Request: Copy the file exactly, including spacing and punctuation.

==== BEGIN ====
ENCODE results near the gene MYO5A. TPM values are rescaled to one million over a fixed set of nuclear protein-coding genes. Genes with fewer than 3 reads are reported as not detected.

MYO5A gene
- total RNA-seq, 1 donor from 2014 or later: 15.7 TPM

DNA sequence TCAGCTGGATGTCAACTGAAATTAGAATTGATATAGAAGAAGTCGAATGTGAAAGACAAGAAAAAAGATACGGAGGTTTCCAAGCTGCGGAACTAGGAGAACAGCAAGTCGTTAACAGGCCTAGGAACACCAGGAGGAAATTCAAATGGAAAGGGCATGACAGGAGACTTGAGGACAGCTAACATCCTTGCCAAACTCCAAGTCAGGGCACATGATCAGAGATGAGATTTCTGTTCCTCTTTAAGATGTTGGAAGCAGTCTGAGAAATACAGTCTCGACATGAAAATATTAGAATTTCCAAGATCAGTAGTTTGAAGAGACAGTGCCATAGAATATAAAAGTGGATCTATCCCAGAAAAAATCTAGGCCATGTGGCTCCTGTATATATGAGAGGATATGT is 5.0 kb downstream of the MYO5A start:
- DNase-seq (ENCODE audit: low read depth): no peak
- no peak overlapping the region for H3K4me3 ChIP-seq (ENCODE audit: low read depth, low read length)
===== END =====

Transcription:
ENCODE results near the gene MYO5A. TPM values are rescaled to one million over a fixed set of nuclear protein-coding genes. Genes with fewer than 3 reads are reported as not detected.

MYO5A gene
- total RNA-seq, 1 donor from 2014 or later: 15.7 TPM

DNA sequence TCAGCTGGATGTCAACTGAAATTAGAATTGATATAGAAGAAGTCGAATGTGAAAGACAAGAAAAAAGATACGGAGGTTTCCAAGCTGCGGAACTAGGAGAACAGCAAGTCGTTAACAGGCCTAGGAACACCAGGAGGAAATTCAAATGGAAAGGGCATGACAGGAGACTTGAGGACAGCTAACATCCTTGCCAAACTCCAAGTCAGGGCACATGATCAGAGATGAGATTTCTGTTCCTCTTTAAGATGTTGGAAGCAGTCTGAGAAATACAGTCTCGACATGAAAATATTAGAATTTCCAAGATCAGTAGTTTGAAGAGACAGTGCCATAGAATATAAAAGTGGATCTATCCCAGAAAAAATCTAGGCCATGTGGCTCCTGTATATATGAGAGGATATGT is 5.0 kb downstream of the MYO5A start:
- DNase-seq (ENCODE audit: low read depth): no peak
- no peak overlapping the region for H3K4me3 ChIP-seq (ENCODE audit: low read depth, low read length)